Mason bee nesting blocks are easy to make. Read the instructions and then watch a video. Your native Mason bee nesting block will be on the job in no time.
Mason Bee Profile
It’s ‘home alone’ for the mason bee. Mason bees, and most of the native bees to North America, are called solitary bees. These native bees do not live in a hive with a queen as European honeybees do. Since they are not social, they don’t need a hive.
They don’t make honey for harvesting, but they are great pollinators and will help your landscape immensely. Far fewer Mason bees are needed to pollinate your garden than with honeybees. It takes fewer than 500 Mason bees to pollinate an entire acre. Also, Mason bees are on the job when it is cold outside and they don’t much care if it’s raining either.
Some other good news is that Mason bees are not aggressive. This makes Mason bees so much safer for children and pets than honeybees. In general they do not sting unless they get stuck in clothing or they are directly handled. You can confidently invite Mason bees to your landscape by making a bee block.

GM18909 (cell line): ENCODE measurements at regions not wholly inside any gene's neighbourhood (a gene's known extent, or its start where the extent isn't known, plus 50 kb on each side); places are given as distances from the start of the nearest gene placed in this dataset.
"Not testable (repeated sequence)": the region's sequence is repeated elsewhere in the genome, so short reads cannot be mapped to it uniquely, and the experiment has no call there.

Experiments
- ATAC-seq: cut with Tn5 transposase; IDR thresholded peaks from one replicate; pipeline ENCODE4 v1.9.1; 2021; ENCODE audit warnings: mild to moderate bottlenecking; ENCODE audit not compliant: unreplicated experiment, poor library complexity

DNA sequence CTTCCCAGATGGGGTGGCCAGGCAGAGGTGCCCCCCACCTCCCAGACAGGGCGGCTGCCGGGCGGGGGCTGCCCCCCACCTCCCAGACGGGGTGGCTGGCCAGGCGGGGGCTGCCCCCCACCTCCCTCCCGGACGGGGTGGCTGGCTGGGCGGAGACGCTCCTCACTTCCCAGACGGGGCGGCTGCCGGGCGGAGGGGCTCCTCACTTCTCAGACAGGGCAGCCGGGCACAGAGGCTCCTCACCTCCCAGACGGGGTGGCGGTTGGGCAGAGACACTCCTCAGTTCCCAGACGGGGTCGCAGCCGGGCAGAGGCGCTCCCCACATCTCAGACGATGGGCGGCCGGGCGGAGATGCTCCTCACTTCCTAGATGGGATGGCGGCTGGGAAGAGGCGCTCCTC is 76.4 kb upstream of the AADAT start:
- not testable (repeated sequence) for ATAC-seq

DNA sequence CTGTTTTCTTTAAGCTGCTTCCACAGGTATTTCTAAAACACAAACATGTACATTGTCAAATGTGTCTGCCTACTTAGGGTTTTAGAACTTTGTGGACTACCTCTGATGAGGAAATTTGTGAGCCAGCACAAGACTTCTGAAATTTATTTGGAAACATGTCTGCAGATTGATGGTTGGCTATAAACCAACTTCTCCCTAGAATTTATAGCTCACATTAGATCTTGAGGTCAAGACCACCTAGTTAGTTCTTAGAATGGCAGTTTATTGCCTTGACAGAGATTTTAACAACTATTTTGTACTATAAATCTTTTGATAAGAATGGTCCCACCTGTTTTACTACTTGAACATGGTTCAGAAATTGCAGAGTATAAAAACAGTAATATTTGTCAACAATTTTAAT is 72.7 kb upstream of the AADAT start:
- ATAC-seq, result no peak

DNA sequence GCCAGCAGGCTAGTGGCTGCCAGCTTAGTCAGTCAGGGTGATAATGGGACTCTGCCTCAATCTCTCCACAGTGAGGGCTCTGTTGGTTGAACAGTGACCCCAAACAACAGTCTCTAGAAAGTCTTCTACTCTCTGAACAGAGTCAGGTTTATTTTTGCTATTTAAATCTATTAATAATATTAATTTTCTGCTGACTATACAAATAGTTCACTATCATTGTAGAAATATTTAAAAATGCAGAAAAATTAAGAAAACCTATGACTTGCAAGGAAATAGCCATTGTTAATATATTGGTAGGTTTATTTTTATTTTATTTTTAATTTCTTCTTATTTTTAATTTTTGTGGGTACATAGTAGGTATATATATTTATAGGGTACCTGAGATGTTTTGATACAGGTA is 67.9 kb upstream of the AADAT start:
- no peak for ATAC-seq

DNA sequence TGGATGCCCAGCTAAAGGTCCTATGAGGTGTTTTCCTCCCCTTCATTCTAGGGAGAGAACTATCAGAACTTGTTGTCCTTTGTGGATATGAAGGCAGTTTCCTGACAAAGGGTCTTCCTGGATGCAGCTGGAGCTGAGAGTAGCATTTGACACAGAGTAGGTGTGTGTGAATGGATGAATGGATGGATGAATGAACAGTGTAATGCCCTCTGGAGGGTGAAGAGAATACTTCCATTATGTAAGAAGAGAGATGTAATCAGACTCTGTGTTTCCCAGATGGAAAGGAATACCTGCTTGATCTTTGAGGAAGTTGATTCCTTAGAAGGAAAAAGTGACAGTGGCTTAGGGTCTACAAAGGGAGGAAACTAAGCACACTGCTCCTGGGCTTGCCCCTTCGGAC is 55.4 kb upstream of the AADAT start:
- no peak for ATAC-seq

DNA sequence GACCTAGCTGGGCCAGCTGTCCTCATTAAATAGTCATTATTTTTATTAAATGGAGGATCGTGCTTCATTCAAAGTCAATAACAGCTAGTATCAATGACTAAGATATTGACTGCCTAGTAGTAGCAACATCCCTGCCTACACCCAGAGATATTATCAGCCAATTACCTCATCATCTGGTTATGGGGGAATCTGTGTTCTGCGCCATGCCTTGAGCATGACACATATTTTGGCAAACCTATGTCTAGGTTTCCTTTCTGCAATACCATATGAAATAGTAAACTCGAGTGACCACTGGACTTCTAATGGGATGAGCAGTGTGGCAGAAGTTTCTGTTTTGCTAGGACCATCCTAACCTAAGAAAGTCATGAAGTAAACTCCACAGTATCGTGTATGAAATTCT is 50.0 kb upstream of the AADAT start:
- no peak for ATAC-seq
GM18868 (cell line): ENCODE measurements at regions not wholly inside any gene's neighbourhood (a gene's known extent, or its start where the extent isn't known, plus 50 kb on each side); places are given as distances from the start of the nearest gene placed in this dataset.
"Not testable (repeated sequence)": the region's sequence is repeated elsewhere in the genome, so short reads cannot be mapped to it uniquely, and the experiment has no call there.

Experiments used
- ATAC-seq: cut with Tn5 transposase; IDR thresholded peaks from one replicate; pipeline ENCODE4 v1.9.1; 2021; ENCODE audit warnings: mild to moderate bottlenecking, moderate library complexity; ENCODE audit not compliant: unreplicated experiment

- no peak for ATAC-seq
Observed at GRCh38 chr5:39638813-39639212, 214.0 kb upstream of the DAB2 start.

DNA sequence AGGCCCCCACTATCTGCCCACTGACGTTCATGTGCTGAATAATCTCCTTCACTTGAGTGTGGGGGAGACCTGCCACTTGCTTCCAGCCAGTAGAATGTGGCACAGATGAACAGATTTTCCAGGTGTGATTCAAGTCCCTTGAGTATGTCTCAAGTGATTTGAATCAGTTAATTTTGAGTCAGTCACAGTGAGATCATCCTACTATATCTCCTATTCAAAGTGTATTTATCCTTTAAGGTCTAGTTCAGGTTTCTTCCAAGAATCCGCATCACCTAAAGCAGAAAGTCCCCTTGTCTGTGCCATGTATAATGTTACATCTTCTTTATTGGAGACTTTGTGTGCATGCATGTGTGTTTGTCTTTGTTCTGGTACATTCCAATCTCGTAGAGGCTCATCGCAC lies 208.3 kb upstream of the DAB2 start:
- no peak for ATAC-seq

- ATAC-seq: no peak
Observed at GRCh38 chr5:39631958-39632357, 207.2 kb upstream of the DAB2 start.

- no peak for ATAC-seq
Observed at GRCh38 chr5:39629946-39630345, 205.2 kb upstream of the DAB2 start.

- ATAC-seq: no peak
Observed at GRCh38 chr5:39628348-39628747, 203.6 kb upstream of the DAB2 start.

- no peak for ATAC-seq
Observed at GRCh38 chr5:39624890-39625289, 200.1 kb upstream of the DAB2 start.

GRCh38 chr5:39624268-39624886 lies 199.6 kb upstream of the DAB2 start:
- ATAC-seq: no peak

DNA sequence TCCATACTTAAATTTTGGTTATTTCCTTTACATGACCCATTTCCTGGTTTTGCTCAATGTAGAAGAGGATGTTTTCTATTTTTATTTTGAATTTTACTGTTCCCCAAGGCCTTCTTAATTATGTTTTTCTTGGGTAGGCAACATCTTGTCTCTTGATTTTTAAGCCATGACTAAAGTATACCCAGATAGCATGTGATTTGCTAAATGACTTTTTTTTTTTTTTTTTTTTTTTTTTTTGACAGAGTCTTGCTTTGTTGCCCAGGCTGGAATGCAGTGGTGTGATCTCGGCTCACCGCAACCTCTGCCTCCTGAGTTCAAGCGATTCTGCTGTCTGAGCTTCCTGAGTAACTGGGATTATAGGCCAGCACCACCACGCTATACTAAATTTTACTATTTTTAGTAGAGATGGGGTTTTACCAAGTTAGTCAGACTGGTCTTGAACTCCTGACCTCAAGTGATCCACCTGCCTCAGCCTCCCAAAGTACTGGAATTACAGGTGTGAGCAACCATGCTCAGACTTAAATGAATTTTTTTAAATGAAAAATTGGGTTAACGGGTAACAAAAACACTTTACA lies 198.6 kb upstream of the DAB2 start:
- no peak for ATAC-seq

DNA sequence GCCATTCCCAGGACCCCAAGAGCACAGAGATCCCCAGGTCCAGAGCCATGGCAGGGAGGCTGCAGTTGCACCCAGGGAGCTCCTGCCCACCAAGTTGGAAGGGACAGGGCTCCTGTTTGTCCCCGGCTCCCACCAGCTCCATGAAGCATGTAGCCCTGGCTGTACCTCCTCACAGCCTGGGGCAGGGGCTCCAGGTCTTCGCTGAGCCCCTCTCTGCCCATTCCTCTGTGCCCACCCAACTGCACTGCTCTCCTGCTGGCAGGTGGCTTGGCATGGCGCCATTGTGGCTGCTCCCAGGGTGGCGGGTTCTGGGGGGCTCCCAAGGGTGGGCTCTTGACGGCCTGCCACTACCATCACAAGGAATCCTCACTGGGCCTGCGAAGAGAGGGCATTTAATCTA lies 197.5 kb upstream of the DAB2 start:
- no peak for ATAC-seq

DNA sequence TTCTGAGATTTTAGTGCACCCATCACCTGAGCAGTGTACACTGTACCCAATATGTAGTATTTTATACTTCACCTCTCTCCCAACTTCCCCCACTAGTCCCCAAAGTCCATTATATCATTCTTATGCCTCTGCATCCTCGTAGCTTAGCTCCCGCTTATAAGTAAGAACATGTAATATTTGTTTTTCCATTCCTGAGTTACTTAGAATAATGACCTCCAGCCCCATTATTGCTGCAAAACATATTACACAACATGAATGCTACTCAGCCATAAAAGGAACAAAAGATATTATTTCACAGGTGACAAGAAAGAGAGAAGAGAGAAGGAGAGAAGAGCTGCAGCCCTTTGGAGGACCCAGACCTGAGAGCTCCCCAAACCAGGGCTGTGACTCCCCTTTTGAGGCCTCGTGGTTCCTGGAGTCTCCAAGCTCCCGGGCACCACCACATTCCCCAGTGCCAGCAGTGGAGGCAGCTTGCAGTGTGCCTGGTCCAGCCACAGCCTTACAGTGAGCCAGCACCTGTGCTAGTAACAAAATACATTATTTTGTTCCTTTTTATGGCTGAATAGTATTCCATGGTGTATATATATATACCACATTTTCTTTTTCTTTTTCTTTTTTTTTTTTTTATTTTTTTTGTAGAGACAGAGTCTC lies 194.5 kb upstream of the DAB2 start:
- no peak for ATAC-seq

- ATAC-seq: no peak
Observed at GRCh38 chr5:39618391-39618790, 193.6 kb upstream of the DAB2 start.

Seven Easy Steps to Build a Better Bee Nesting Block
It is not a difficult process. You need basic materials:
An untreated wood block. You can use a log you found, redwood or cedar, hardwood or pine just as long as it has no chemical preservatives, which would kill the baby bees.
Drill with 5/8 inch bit;
Roofing material—this can be a shingle or a scrap of shelving or plywood that is larger than your wood block;
Wire for hanging
Tin snips or scissors
Decide in advance how you want your block to look. Your holes can be random or symmetrical. Pattern is not important, unless it is part of your design. Make the holes approximately one inch apart.
Mark where you will be drilling your holes.
Don your safety glasses.
Drill the holes until they are ½ inch from the back of the block.
Attach roof with finishing nails. The roof should overhang the face of the block.
Hammer a nail pointing at a downward angle (to avoid piercing a drilled hole) on each side of the block. Attach wire for mounting.
Attach your bee nesting block to a fence, house, deck, etc. within 200 yards of the area you want pollinated. Mason bees like a south or east facing exposure best.
Watch a Video:
A video of the process—have fun!
How to build a Mason Bee House
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